Award-winning Chef Gordon Guo who is at the helm of this fabulous kitchen focuses on perfecting colour, aroma, texture and taste whenever creating a dish at Lai Heen, whether that's in one of his contemporary concoctions featuring ingredients even the most cultured of diners won't have heard of (take the steamed grouper patties with fungus and sponge gourd or spicy jellyfish, for example), or classic regional dishes that have recipes dating back thousands of years (we're all about the Cantonese style roasted goose).
If we were you we'd reserve ahead of time and book one of the private dining rooms at The Ritz-Carlton, Guangzhou restaurant, so the rest of the customers don't have to see you weeping with pure joy into whatever delicacies you consume.
If you can't have waffles, fried chicken and cocktails for your breakfast on holiday, when can you have them (tip: not at your desk on a Monday morning, we learned that the hard way)?
This hip hop blaring dive bar has a laid-back vibe with its graffitied deco and flip flop wearing barmen, but their knowledge of good food, good coffee and even better cocktails is incredibly vast and high end. Owner Moe Aljaff came third in the illustrious Bacardi Legacy competition and has travelled the world working in different bars perfecting his craft, evident in his signature cocktail, the Schmucks Vesper, made with gin, vodka, Laphroaig and pecorino cheese.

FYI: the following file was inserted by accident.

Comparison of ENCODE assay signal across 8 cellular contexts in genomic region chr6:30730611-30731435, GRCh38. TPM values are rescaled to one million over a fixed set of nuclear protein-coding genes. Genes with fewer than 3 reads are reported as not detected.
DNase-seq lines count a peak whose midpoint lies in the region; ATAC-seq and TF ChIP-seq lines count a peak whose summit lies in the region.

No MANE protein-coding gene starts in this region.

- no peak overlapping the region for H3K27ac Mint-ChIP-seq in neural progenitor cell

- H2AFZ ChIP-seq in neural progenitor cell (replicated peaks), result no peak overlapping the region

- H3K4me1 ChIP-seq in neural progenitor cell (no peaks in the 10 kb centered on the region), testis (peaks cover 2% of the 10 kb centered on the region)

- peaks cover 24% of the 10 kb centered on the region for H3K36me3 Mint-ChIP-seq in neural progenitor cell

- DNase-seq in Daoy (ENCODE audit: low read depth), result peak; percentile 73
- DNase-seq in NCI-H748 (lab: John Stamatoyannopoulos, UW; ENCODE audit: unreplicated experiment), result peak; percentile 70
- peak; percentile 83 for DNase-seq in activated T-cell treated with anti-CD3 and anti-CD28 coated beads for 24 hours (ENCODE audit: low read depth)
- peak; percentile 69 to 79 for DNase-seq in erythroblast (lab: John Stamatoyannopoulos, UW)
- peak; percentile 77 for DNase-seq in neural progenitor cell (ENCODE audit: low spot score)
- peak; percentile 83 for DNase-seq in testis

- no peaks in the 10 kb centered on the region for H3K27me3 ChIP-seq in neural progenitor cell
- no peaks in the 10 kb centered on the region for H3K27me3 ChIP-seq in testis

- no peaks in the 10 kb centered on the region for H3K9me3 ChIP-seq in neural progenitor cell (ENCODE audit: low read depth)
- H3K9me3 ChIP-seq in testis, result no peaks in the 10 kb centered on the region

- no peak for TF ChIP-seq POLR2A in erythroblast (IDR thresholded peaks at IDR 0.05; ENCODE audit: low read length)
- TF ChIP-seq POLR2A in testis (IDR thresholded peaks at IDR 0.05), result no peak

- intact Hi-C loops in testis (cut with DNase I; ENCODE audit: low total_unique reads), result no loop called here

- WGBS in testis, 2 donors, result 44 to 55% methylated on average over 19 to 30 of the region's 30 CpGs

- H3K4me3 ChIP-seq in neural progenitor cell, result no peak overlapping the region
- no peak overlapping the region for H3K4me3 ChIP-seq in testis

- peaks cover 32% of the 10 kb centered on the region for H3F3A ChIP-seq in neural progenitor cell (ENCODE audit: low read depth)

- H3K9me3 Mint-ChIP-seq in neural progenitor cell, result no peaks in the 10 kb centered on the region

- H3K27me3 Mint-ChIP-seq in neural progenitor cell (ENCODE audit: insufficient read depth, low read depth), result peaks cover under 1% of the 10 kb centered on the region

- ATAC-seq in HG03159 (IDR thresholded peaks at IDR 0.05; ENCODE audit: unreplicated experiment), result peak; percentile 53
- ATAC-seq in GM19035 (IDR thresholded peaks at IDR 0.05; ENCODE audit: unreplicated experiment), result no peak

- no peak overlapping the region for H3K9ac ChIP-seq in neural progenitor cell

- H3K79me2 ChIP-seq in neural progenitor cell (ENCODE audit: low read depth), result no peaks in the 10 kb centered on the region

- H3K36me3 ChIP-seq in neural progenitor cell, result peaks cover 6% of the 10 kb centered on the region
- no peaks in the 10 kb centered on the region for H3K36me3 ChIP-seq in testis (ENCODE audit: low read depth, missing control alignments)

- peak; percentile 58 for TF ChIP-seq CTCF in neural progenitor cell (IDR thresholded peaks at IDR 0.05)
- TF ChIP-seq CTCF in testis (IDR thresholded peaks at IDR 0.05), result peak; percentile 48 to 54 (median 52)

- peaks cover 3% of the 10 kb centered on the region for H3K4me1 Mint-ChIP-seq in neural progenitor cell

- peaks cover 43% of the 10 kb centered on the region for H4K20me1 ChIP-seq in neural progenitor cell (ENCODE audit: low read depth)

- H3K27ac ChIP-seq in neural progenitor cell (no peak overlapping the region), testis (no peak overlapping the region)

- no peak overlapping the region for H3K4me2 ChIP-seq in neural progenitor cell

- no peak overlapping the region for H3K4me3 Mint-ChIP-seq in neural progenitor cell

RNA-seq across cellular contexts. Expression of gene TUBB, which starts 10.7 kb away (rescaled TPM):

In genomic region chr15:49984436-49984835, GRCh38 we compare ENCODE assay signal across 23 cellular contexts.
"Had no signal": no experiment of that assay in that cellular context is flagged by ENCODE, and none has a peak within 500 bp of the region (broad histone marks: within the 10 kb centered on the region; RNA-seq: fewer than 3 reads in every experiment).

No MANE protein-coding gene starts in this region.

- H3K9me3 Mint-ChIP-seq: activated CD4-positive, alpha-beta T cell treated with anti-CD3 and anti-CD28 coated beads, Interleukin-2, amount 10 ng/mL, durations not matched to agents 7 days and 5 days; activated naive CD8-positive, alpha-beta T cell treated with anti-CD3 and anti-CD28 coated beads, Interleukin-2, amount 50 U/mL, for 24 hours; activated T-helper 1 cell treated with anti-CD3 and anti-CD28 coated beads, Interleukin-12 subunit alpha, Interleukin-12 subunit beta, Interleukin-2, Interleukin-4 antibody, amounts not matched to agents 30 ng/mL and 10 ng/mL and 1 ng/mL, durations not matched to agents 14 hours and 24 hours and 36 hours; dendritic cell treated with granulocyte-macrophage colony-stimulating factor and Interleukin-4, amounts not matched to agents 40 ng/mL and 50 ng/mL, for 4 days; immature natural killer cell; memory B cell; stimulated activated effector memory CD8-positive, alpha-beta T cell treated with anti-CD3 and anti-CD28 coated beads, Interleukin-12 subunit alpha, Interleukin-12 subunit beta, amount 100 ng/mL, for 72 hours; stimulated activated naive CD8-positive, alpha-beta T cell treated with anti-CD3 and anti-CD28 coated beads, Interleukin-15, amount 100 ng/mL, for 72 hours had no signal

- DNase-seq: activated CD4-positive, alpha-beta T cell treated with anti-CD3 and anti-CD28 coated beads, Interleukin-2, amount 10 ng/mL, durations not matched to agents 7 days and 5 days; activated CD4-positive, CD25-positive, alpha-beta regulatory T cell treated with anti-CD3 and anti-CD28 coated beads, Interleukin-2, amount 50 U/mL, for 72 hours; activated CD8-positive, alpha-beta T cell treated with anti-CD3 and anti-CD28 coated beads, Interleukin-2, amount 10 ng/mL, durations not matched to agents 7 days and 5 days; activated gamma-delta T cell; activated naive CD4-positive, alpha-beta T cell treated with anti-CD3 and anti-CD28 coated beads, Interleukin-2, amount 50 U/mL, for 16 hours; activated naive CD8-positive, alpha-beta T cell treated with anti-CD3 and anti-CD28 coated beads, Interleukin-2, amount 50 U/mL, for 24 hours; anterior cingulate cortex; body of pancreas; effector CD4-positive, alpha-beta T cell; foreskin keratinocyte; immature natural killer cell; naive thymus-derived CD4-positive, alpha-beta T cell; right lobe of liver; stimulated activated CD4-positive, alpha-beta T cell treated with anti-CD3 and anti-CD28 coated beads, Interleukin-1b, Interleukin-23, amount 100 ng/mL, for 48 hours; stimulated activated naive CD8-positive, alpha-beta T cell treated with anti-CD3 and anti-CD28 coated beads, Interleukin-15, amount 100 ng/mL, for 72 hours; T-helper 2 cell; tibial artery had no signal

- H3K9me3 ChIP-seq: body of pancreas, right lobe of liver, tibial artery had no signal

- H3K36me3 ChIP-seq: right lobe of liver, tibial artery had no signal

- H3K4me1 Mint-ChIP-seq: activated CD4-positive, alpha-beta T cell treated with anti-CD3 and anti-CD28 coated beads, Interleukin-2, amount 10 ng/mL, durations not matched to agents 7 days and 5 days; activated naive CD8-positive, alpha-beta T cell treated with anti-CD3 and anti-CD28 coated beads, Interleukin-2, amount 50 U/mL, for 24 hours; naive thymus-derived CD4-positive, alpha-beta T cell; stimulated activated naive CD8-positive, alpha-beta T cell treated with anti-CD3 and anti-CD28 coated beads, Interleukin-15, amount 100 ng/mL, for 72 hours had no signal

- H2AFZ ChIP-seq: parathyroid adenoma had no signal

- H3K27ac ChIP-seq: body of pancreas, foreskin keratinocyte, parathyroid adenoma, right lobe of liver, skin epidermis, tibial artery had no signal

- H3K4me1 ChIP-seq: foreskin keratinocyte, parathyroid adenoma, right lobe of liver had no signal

Sick of amending your burger order to your exact taste only to be met with a mega eye roll from your waiter who is just not bothered in the slightest? Then create your own burger at this DIY joint in the heart of the city, where an exam style tick box menu is at every table for you to create what every beautiful monstrosity you want.
Five burgers, nineteen cheeses, six breads, twenty four toppings, fifteen sauces. Should man have this much power? That's for the philosophers to debate, in the meantime we'll be gorging on a chicken/beef hybrid burger with brie and blue cheese, topped with jalapeños, boiled eggs, avocado and peanut butter.
Thought tapas was just microwaved frozen prawns and tinned olives? Think again, because this Michelin-Star restaurant is reinventing the image of tapas into a premium, complex gastronomical experience rather than a quick bite to eat between necking two euro beers in the mid-afternoon sun.
Crunchy octopus with kimchi mayonnaise and cucumber, shark fin soup with tucupi and king crab, Iberian ham with manchego cheese foam and hazelnut oil caviar, delectable variations of oysters. Not your typical tourist menu with pictures on, is it? The hype is real too, as it's near impossible to get a reservation (but we hear if you book at 12am Spanish time on their site that's your best chance).
It's not just traditional Spanish dishes they specialise in however, as they also do mean Japanese (the spicy tuna belly tartar with nori seaweed, avocado cream and wasabi) and luxury Mexican (crunchy pig taco with hoisin mayonnaise and pickled cucumber).